- Belfer Center for Science and International Affairs, Harvard Kennedy School

Tillerson Shares Experience, Insight as Secretary of State

Fall/Winter 2019-2020

Former Secretary of State Rex Tillerson shared a number of insights on negotiation and diplomacy while visiting Harvard on September 17 to participate in the American Secretaries of State Project (SOSP). Professors Nicholas Burns (HKS), Robert Mnookin (HLS) and James Sebenius (HBS), who launched the project in 2014, have now interviewed all living former U.S. Secretaries of State with the exception of John Kerry, who is expected to participate in the program in this academic year.

Secretary Tillerson discussed a wide range of topics, from negotiating with Vladimir Putin to his sometimes-contentious relationship with President Donald Trump to how his private sector experience informed his service as America’s chief diplomat. “Every successful negotiation,” the 69th Secretary of State argued, “is defined by both parties leaving with an acceptable outcome.” Throughout his visit, Tillerson stressed how this approach to negotiations helped him during his tenure as CEO of ExxonMobil and as Secretary of State.

For example, Tillerson discussed his initial sense of cautious optimism that he could help lead the way to progress on the IsraeliPalestinian conflict. He believed that there was between the leaders in the Arab world and the Israelis a “willingness to actually talk to one another and, in very quiet ways, begin to try to overcome the long historical differences.” Once President Trump appointed Jared Kushner to lead these negotiations, the Secretary of State’s role became to assist Kushner and his team to “identify obstacles or gaps to the plan to give it the highest chance of success.” On recognizing Jerusalem as Israel’s capital, Tillerson observed that “I didn’t necessarily agree with the timing of that. I felt like there was more value to be had in a negotiation by using that once you were actually into the talks.”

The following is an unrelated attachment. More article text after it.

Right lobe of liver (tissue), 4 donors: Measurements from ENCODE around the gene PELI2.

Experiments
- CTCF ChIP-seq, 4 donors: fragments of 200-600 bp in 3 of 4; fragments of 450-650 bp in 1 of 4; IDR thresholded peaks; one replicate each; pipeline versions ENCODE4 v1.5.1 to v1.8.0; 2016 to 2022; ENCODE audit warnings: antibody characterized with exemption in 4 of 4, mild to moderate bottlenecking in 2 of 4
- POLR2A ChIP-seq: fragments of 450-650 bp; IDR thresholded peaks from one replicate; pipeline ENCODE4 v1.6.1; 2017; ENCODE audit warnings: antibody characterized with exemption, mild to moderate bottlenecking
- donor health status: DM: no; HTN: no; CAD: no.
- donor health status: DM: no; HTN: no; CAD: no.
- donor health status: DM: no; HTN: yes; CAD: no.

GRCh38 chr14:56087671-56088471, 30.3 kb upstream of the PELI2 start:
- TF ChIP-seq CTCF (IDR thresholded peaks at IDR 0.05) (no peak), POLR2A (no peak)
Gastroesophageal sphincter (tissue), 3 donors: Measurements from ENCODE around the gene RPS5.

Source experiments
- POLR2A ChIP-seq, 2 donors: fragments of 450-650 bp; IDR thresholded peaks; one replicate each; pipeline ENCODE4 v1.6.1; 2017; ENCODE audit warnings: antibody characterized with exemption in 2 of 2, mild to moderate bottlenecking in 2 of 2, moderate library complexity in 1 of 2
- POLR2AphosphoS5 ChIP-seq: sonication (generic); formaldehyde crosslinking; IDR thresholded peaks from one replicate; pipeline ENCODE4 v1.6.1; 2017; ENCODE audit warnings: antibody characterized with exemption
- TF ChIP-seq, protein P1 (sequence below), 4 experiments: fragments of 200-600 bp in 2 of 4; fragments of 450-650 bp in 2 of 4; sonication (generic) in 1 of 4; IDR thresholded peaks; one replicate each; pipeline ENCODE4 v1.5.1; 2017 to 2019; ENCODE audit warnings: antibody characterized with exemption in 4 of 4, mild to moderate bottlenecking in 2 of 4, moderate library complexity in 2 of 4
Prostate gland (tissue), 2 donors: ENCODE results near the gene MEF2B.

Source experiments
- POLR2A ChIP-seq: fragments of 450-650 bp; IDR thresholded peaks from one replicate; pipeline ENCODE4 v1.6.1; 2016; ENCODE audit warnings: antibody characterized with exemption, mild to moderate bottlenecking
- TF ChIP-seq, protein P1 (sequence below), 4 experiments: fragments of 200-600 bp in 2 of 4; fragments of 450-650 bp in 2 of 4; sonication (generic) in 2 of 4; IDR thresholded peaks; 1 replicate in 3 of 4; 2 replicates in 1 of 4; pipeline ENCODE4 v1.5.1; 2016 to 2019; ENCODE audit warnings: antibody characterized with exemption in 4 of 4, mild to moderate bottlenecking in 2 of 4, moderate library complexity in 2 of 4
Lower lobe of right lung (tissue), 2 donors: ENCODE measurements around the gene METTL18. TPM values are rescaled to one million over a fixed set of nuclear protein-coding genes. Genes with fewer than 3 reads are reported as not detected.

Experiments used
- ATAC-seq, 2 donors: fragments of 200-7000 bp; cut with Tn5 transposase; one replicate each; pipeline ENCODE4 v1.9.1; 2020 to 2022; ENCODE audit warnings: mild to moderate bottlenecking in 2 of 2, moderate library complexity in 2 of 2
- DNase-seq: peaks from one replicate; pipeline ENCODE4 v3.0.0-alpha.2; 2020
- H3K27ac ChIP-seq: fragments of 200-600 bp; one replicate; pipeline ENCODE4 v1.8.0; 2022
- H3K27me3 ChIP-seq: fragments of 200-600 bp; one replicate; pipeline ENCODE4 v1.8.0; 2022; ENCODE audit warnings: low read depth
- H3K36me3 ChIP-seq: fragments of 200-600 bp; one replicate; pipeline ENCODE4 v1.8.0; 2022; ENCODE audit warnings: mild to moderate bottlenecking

Tillerson noted that 80 percent of his time as chief diplomat was spent preparing for a negotiation—including intensively studying the social and cultural backgrounds of his interlocutors (the “journey” that these negotiators have “been on that brought them to this point”). This preparation, he explained, enabled him to build the kind of relationship with his negotiating partners that allowed him to understand their core interests: “What is it that they really are trying to get here [in addition to] what they put on the piece of paper.”

At the end of the event, Tillerson shared how the current polarization of the country was difficult to bear. He parted with a sense of hope, saying, “I go back and I read Lincoln’s words, and my great hope is that [those words are] still defining of the American people, that we will call upon the better angels of our nature, that we are not enemies.”

Read more about the American Secretaries of State Project at belfercenter.org/SOSP.


For more information on this publication: Belfer Communications Office
For Academic Citation:

"Tillerson Shares Experience, Insight as Secretary of State." Belfer Center Newsletter, Belfer Center for Science and International Affairs, Harvard Kennedy School. (Fall/Winter 2019-2020).